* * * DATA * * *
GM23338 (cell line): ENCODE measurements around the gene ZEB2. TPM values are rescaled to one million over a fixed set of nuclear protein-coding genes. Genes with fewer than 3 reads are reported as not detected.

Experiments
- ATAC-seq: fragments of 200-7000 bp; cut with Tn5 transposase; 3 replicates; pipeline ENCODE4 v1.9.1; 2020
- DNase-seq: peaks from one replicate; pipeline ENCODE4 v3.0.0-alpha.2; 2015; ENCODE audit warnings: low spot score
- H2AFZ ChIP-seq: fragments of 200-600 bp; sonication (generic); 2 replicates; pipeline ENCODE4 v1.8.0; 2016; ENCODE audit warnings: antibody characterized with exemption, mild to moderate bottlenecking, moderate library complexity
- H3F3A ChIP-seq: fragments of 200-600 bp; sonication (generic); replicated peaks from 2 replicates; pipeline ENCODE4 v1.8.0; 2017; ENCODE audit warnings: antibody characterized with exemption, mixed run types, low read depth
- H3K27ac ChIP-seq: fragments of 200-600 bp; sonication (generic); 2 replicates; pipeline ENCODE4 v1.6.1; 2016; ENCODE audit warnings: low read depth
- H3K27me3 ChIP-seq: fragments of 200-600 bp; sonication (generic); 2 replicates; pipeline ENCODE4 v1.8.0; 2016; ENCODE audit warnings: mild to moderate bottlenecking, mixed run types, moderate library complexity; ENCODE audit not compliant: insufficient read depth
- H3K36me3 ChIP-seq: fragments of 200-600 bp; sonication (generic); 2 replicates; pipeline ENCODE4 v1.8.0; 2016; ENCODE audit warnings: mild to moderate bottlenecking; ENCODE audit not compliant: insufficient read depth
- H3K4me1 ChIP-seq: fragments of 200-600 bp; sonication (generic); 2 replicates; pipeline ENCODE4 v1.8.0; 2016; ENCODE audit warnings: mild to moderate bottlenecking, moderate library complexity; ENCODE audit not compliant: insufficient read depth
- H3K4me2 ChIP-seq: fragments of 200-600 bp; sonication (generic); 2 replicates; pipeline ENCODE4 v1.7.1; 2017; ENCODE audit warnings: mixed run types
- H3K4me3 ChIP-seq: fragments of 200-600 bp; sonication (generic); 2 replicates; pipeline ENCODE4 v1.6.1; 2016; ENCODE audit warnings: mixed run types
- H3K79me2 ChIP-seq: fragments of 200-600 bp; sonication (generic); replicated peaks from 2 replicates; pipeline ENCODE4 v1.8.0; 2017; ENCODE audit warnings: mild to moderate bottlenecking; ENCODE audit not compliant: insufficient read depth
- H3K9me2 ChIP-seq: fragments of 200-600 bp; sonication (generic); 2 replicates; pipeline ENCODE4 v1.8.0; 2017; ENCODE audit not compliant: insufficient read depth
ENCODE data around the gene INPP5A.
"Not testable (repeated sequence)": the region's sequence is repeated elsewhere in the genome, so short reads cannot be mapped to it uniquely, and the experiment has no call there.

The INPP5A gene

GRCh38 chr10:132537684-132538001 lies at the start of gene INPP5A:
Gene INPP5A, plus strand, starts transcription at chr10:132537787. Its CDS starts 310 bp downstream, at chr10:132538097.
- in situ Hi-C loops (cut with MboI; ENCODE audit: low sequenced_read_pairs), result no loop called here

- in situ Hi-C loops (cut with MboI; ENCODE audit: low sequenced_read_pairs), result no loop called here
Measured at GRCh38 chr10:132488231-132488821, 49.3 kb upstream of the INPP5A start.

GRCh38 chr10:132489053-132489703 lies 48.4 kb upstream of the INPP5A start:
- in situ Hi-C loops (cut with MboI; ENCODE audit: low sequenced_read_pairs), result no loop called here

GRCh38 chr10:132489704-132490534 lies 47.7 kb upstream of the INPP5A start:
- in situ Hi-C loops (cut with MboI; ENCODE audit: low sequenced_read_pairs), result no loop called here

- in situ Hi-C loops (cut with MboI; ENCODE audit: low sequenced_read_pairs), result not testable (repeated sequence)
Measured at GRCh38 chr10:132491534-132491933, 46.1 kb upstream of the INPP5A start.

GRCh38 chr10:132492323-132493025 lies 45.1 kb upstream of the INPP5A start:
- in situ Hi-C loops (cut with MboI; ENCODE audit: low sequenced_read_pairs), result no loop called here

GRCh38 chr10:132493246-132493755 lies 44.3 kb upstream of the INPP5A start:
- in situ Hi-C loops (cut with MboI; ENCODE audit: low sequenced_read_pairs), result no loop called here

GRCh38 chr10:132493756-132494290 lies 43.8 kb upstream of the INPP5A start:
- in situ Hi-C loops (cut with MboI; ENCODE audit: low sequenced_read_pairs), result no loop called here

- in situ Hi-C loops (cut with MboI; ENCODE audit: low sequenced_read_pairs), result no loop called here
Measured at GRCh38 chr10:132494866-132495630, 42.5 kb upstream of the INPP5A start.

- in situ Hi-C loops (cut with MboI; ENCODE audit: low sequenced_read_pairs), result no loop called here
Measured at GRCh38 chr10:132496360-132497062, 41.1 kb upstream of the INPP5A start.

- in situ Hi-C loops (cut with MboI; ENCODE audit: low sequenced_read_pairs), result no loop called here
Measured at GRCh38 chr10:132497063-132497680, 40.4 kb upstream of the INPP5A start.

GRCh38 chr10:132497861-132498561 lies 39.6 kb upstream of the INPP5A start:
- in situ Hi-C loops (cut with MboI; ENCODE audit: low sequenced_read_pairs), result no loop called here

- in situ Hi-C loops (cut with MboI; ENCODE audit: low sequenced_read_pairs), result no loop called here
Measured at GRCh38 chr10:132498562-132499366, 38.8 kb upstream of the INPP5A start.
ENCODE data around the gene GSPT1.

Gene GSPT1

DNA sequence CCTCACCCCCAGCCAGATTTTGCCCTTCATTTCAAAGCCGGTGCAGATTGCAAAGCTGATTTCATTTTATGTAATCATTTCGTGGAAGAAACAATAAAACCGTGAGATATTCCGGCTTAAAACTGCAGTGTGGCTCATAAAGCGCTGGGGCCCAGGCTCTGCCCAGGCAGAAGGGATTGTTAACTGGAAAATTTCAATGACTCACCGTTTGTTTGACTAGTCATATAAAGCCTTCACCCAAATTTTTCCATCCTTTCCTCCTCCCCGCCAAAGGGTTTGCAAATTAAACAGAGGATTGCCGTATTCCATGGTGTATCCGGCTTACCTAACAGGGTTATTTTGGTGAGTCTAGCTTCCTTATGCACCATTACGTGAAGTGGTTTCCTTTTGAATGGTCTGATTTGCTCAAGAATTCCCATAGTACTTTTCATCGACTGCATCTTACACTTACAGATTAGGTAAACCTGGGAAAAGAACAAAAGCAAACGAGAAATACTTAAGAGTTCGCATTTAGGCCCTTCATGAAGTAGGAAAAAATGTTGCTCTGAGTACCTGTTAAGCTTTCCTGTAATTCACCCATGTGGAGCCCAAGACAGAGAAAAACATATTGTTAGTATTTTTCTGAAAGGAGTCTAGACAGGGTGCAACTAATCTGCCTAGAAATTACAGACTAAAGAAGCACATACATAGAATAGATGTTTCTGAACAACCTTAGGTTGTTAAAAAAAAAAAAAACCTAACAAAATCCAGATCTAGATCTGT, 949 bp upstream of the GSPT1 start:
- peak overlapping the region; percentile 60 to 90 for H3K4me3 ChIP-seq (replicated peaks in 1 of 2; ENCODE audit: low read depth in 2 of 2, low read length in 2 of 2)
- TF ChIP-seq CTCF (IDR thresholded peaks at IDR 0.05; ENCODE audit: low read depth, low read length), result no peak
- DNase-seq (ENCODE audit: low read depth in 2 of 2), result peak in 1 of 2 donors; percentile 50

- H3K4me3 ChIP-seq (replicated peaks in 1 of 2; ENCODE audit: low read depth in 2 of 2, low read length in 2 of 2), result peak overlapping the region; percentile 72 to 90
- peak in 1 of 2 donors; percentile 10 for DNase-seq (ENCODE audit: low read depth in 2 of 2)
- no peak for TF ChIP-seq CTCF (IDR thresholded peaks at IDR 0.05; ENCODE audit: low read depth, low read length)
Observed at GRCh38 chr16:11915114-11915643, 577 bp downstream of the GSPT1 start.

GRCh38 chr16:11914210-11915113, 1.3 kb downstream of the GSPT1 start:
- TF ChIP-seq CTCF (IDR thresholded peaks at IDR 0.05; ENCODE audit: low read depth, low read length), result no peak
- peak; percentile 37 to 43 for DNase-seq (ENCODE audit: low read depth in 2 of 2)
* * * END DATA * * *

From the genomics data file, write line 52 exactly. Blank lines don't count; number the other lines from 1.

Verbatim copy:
- peak in 1 of 2 donors; percentile 10 for DNase-seq (ENCODE audit: low read depth in 2 of 2)